EcoFlight offers bird’s eye view of public lands
STEAMBOAT SPRINGS — While some people planned to take to the streets for Friday’s “Stand for Our Land” rally downtown, coinciding with U.S. Interior Secretary Ryan Zinke’s speech at The Steamboat Institutes’s Freedom Conference, others took to the skies.
On Thursday, EcoFlight, an Aspen-based nonprofit providing aviation support to various conservation organizations, hosted two flights for those concerned with current public lands policies. The first, taking off from Bob Adams Airport in Steamboat Springs at 8 a.m., focused on drought and wildfire conditions; the second, at 9 a.m., provided a bird’s-eye commentary on local water issues.
While the first flyover ventured toward the Flat Tops Wilderness Area and Silver Creek Fire atop Rabbit Ears pass, the second headed north toward the headwaters of the Elk River. In general as the plane flew north, public lands existed to the right and private to the left, comprised of the ranches of the upper Elk River Valley — many of which have portions preserved through conservation easements.
“But on all our flights we advise people not to look left or right but at the land overall below,” said pilot and EcoFlight President Bruce Gordon. “That’s how you get the big picture.”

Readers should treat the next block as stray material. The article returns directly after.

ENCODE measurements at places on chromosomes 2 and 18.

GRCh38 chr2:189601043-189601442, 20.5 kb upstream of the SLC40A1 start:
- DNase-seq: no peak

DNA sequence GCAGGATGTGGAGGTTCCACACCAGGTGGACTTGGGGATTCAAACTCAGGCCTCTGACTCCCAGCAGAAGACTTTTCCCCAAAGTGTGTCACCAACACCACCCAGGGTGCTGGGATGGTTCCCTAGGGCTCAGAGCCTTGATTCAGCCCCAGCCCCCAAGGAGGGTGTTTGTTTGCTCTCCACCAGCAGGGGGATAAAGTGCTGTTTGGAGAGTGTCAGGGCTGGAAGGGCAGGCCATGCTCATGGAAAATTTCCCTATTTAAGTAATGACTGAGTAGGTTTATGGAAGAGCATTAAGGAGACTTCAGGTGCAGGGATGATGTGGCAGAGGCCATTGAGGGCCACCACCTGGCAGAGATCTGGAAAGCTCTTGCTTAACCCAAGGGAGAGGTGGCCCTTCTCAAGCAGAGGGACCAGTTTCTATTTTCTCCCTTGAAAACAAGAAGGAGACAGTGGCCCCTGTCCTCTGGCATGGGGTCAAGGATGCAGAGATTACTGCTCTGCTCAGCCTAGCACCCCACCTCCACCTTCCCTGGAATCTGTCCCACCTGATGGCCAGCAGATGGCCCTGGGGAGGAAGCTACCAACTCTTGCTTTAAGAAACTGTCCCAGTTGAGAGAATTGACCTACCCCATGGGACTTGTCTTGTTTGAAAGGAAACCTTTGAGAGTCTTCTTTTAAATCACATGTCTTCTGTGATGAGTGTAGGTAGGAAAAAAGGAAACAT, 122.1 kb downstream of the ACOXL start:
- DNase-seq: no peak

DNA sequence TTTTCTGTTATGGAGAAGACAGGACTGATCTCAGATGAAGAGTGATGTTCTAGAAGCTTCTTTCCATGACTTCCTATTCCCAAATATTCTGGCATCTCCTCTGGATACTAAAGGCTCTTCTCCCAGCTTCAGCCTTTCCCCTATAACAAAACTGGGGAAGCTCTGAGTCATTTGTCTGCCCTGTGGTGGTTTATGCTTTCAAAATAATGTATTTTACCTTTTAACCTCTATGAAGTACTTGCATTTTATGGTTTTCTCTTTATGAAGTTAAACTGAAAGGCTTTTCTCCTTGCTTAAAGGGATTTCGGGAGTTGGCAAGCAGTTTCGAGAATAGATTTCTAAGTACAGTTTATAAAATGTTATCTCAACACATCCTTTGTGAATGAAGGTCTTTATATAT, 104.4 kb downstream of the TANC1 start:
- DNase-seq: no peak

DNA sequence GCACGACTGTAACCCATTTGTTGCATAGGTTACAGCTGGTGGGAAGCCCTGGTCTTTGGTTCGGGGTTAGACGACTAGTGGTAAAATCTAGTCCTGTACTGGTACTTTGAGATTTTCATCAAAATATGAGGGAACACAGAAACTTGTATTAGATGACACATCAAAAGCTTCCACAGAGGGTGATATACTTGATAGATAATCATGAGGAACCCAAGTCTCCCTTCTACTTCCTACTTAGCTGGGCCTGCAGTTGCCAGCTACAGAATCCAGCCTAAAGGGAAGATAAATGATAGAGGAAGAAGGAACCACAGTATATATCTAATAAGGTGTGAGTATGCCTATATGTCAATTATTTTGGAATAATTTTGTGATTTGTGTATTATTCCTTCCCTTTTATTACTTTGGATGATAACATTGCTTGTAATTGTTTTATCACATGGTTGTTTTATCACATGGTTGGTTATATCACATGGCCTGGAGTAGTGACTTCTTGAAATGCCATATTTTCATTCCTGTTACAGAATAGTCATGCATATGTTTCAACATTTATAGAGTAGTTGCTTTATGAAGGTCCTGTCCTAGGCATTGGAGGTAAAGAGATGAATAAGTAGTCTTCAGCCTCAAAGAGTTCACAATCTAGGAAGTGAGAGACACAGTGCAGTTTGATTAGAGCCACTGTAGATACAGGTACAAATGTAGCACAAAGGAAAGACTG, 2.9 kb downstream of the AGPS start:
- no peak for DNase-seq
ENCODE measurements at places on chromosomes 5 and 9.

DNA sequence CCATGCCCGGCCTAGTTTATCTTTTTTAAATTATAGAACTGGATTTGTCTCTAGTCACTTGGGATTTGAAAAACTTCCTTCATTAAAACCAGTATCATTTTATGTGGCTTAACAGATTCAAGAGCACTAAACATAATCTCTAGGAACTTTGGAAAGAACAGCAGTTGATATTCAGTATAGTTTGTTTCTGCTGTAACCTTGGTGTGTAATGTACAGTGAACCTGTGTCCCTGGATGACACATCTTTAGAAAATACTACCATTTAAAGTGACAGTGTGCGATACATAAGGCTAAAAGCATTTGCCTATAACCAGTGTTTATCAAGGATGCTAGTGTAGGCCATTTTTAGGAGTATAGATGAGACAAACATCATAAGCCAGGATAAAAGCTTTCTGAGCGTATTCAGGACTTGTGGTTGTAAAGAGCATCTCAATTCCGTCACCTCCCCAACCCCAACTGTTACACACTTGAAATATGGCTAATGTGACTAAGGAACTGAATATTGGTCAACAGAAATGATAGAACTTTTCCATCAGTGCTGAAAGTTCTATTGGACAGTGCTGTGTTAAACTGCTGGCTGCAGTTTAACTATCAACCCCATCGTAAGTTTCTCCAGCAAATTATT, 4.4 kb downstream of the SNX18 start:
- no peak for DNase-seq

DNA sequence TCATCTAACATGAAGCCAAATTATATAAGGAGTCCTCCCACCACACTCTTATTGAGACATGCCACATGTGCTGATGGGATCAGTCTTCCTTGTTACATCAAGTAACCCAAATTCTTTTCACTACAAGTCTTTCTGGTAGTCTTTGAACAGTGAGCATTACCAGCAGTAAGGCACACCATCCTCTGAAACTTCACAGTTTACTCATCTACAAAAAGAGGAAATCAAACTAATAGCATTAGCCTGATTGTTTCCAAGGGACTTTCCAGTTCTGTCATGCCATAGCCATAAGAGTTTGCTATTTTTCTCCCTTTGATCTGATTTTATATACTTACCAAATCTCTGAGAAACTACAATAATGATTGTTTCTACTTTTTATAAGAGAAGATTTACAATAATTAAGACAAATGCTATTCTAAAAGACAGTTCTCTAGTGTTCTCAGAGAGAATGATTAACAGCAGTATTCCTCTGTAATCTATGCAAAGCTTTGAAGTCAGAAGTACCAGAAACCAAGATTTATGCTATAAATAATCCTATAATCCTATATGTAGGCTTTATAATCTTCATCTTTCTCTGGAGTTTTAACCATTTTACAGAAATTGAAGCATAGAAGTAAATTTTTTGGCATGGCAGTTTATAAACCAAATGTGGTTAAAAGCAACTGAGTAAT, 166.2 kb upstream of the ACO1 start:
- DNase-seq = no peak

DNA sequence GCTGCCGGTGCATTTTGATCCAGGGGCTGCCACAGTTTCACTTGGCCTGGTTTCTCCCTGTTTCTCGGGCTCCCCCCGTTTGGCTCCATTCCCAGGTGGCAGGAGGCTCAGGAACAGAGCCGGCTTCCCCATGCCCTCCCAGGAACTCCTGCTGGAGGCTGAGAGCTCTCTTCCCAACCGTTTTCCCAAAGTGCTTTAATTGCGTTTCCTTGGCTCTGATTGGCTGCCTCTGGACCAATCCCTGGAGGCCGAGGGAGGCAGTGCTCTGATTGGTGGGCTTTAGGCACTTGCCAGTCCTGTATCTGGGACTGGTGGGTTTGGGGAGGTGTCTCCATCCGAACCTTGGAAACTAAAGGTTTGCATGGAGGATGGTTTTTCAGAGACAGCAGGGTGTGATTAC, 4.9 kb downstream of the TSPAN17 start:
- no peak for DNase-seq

This year’s low water conditions were markedly different than previous years, when flight participant and Friends of the Yampa Board President Kent Vertrees had seen the river nearly bank-full from above at this time of year.
After crossing Mad Creek and Big Creek, the flight passed the old volcano of Round Mountain before heading east over the South Fork of the Elk River and over the Mount Zirkel Wilderness Area.
“Without public lands, we wouldn’t have the Continental Divide Trail,” added Vertrees, pointing out the popular trail in the wilderness area. “If it wasn’t for public lands, I wouldn’t have my job or a place to teach or worship.”
High above the blowdown areas, beetle kill and Zirkel Circle hiking trail, the flight then veered south over The Dome, the headwaters of Mad Creek and Soda Mountain before traversing Steamboat Ski Area and turning back over Walton Creek toward home.
For Gordon, such mixing of politics and airplanes was all part of promoting the preservation movement.
“What we really don’t like is that the current administration is cutting public input from the process,” he said. “It’s the same here as it is everywhere.”
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